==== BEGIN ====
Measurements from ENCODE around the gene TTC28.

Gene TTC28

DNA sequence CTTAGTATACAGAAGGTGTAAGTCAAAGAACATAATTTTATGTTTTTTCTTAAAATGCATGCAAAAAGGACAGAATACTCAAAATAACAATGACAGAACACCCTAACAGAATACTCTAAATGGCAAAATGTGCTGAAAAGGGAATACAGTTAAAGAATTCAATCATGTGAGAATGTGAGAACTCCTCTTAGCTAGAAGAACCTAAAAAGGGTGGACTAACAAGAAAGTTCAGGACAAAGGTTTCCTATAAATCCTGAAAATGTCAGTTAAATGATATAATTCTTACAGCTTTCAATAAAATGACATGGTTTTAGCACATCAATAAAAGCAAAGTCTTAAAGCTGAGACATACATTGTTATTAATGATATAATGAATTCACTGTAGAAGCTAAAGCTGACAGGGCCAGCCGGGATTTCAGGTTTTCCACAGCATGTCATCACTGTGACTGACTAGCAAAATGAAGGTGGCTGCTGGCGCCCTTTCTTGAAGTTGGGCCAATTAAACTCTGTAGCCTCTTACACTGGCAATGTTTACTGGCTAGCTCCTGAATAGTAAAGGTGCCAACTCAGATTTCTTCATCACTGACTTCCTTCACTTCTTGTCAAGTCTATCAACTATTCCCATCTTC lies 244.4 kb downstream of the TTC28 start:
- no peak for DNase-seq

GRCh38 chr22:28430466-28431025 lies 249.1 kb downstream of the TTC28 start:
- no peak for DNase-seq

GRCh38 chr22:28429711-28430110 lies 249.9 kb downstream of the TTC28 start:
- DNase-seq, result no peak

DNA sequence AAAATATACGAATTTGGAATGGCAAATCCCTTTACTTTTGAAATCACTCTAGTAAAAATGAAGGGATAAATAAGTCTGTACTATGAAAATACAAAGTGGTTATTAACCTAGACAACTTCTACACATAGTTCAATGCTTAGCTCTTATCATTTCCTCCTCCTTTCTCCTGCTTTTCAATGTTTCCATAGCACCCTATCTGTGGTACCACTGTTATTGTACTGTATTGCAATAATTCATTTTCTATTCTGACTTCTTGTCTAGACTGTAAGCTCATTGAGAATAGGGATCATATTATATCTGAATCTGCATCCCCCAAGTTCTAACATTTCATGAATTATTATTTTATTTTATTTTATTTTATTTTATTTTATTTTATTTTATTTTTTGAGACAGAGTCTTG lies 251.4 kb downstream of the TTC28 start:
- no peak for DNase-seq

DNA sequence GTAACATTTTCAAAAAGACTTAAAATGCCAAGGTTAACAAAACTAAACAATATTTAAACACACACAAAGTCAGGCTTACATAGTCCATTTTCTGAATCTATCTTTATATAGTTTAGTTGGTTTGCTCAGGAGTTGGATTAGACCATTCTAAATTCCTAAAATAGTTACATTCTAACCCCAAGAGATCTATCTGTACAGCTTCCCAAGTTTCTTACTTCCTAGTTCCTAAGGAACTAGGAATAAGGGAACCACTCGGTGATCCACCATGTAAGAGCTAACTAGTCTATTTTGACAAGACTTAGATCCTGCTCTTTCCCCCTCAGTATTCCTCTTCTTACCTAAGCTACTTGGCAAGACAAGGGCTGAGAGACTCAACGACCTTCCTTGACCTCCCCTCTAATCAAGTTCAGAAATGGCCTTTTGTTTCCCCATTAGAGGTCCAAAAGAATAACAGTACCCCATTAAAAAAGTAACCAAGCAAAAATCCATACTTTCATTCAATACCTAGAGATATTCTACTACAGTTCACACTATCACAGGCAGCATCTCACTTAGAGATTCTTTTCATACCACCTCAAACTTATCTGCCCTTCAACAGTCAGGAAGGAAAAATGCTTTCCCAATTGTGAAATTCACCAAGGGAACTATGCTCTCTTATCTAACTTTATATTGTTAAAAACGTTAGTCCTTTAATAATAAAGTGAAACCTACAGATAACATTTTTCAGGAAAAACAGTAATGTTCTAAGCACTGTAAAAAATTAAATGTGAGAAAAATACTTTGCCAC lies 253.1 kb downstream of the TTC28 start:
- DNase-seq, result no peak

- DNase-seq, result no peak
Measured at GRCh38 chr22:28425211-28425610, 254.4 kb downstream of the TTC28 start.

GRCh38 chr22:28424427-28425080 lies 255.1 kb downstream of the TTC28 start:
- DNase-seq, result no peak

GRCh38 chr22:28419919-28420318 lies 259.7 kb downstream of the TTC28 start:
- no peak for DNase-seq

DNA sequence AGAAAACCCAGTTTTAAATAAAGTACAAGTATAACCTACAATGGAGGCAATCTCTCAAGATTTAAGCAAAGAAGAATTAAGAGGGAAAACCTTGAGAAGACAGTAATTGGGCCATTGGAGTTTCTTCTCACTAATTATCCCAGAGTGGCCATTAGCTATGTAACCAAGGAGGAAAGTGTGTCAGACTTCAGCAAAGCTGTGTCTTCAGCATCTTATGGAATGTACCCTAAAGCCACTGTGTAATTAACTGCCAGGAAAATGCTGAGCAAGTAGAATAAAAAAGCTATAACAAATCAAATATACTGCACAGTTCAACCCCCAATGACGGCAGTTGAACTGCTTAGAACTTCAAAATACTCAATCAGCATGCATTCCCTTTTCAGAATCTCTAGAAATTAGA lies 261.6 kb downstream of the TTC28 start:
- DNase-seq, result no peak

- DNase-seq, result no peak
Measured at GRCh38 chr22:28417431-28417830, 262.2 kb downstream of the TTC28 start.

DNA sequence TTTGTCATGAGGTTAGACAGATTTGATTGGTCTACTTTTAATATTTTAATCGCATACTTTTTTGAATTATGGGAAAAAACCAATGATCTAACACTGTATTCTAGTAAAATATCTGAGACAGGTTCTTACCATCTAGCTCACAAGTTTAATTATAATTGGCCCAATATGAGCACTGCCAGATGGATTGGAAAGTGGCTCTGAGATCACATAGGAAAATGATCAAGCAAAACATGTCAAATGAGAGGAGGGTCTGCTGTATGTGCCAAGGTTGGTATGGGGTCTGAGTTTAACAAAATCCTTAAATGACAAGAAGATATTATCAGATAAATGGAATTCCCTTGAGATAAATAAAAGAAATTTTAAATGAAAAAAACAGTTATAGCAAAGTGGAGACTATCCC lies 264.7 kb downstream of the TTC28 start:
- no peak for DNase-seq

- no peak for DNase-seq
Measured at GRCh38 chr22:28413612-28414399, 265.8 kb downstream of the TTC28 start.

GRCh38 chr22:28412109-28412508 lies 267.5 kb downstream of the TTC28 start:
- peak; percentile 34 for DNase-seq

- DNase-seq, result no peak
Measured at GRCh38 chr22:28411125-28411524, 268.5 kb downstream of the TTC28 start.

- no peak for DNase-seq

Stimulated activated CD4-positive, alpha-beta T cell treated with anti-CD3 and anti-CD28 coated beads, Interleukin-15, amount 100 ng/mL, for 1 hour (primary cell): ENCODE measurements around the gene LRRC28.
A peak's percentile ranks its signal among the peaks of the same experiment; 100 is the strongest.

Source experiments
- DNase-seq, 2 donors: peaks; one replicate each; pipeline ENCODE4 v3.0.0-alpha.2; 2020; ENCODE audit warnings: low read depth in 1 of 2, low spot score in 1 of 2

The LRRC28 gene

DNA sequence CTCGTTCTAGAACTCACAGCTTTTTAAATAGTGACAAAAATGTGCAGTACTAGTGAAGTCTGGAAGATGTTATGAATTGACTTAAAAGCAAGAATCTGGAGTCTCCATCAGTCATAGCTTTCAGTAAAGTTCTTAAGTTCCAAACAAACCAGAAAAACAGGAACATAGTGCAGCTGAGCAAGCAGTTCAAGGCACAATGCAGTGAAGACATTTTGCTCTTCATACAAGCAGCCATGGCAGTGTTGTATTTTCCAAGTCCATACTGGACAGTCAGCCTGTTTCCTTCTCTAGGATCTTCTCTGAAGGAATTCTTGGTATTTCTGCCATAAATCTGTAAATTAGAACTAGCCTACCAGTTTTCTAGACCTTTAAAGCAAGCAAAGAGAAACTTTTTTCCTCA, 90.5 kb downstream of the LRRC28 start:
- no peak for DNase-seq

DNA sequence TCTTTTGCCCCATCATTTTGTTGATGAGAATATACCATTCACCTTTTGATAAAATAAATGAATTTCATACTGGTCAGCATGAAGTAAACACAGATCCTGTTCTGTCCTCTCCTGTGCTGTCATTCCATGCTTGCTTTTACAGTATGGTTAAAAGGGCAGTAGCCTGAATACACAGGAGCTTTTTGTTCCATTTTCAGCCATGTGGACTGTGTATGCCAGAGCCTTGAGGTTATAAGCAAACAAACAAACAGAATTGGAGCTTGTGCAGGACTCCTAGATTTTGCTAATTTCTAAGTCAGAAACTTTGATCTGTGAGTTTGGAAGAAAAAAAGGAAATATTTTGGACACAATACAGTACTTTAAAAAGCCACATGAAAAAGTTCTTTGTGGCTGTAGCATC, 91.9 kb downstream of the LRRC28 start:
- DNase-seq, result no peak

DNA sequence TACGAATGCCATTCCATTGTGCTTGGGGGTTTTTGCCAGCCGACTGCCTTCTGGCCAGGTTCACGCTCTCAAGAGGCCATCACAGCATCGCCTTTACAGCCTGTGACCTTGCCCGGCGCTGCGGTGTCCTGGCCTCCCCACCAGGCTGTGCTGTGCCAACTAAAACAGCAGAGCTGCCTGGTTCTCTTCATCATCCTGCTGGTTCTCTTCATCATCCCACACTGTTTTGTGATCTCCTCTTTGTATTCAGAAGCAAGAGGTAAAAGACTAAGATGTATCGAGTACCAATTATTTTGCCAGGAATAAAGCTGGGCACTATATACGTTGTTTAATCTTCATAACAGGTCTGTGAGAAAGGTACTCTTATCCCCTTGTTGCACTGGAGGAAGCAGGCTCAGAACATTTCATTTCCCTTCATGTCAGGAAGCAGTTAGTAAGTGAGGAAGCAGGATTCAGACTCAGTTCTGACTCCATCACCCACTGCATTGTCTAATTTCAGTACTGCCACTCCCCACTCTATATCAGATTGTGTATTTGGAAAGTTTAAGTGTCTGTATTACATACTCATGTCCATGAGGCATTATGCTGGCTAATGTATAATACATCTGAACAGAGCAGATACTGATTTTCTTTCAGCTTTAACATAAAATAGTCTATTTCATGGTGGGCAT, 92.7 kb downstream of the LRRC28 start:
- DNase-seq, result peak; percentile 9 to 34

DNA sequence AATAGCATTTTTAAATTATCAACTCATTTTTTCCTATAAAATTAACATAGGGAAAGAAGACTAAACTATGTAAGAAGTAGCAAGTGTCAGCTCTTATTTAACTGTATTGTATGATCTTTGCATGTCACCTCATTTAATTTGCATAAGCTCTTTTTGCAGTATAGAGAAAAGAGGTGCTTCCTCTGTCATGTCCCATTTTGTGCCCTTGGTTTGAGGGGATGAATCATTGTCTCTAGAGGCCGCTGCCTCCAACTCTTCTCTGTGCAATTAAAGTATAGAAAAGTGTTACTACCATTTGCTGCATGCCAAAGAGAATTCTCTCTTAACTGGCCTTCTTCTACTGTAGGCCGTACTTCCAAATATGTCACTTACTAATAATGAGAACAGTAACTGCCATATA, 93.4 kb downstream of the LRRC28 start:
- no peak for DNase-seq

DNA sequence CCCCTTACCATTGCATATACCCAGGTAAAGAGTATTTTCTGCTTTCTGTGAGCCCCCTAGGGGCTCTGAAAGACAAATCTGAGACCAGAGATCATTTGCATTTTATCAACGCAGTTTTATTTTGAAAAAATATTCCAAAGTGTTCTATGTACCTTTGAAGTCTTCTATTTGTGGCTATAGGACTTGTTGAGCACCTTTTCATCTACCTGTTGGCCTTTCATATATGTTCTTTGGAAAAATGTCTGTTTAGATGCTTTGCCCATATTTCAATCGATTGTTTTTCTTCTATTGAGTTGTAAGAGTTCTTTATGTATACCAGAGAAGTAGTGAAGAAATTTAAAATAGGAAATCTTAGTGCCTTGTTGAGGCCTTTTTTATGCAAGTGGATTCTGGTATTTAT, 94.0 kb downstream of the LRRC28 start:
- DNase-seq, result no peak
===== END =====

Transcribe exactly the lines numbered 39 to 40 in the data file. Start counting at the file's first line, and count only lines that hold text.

DNA sequence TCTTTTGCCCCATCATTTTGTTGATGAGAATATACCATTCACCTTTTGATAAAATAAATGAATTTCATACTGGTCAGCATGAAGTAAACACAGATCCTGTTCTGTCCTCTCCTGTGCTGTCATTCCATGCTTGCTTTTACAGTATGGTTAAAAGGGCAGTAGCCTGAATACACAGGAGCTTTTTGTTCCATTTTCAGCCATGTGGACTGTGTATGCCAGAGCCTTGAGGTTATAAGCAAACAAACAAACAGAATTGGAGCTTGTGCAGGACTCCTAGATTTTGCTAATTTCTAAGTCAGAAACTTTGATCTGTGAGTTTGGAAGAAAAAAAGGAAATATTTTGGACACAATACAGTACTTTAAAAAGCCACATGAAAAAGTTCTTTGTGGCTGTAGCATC, 91.9 kb downstream of the LRRC28 start:
- DNase-seq, result no peak